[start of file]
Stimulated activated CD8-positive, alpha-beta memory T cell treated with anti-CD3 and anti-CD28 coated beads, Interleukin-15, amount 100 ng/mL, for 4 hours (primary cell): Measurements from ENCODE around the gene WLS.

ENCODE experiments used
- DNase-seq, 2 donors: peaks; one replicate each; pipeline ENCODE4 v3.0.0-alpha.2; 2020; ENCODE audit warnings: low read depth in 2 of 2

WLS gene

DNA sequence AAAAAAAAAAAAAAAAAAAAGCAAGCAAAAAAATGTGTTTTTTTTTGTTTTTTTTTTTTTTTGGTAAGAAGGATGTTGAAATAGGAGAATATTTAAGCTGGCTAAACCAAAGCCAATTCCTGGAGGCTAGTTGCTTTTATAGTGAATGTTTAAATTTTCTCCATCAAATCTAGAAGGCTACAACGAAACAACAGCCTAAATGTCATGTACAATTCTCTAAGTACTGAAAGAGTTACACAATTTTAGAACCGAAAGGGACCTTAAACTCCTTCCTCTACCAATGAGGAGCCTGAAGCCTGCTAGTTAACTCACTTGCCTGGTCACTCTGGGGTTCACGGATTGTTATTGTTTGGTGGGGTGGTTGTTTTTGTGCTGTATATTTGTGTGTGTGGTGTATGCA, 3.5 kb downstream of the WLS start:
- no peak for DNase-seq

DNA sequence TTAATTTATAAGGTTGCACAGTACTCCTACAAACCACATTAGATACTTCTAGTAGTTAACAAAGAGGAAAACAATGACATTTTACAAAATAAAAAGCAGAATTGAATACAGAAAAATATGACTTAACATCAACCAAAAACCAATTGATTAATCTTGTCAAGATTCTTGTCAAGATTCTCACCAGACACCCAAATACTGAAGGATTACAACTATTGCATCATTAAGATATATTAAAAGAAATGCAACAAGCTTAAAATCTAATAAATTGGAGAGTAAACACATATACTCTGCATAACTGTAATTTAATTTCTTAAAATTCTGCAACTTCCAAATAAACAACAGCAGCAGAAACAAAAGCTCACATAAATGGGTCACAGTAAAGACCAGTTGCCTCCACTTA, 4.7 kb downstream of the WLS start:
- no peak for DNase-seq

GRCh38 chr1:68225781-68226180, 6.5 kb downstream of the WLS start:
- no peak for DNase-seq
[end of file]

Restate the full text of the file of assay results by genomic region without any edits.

Stimulated activated CD8-positive, alpha-beta memory T cell treated with anti-CD3 and anti-CD28 coated beads, Interleukin-15, amount 100 ng/mL, for 4 hours (primary cell): Measurements from ENCODE around the gene WLS.

ENCODE experiments used
- DNase-seq, 2 donors: peaks; one replicate each; pipeline ENCODE4 v3.0.0-alpha.2; 2020; ENCODE audit warnings: low read depth in 2 of 2

WLS gene

DNA sequence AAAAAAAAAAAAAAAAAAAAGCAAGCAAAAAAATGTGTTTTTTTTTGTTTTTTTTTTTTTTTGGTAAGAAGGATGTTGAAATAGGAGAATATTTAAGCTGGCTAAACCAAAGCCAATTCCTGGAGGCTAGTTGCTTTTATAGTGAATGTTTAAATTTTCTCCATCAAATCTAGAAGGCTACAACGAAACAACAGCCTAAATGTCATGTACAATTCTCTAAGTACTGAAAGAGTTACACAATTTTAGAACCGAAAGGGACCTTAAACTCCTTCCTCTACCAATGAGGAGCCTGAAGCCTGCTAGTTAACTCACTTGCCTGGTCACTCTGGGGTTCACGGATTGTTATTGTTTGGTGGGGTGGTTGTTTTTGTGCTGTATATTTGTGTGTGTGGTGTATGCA, 3.5 kb downstream of the WLS start:
- no peak for DNase-seq

DNA sequence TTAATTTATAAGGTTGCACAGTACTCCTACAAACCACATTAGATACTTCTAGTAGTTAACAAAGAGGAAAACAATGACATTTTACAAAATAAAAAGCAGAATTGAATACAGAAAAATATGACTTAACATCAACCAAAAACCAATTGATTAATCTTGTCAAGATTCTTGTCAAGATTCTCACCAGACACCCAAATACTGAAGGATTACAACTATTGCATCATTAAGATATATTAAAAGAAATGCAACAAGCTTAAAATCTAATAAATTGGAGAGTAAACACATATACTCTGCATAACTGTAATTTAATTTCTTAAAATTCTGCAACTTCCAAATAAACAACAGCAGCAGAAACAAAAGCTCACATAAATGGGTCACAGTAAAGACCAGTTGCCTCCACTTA, 4.7 kb downstream of the WLS start:
- no peak for DNase-seq

GRCh38 chr1:68225781-68226180, 6.5 kb downstream of the WLS start:
- no peak for DNase-seq